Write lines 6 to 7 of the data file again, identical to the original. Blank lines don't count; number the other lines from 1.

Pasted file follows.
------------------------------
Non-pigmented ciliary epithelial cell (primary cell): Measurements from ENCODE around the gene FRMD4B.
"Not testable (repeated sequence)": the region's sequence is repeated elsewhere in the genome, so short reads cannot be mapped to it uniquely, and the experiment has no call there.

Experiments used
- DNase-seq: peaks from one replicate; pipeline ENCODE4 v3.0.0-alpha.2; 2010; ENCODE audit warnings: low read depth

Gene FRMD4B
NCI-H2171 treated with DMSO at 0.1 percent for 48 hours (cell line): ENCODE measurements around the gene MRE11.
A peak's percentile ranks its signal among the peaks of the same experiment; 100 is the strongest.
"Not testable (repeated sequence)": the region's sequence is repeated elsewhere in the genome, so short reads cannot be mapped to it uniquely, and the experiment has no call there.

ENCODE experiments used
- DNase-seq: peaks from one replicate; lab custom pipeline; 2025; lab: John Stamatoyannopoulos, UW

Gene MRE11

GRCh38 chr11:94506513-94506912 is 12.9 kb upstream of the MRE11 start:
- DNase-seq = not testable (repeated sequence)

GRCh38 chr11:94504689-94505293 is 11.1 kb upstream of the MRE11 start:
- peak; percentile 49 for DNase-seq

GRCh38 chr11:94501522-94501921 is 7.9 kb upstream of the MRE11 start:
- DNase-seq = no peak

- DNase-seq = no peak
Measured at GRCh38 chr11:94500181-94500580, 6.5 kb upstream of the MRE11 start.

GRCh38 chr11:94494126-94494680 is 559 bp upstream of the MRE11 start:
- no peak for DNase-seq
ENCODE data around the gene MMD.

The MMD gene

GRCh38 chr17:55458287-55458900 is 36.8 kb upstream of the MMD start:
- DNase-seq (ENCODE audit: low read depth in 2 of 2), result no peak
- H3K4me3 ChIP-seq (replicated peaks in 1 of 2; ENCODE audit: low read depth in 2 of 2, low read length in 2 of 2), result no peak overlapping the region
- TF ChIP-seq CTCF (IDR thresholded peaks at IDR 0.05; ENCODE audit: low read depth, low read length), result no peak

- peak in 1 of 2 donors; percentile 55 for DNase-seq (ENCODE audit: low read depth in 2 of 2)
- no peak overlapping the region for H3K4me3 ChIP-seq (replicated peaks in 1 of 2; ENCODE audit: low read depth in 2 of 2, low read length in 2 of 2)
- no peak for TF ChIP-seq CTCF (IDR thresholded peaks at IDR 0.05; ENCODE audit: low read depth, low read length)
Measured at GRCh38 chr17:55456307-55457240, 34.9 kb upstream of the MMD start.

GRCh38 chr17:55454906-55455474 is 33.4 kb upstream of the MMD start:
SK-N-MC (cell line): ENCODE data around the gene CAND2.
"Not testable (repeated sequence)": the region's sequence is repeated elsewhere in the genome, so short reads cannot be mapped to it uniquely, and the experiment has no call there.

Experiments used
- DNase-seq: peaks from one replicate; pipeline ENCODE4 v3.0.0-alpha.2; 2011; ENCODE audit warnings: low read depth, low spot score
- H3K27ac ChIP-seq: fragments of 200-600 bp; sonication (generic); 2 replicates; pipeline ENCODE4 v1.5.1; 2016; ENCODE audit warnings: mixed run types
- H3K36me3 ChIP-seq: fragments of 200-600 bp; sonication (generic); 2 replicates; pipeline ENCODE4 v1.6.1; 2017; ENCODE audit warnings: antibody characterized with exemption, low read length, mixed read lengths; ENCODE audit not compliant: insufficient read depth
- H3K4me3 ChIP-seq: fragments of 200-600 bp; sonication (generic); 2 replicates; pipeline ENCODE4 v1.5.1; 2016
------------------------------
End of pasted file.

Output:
NCI-H2171 treated with DMSO at 0.1 percent for 48 hours (cell line): ENCODE measurements around the gene MRE11.
A peak's percentile ranks its signal among the peaks of the same experiment; 100 is the strongest.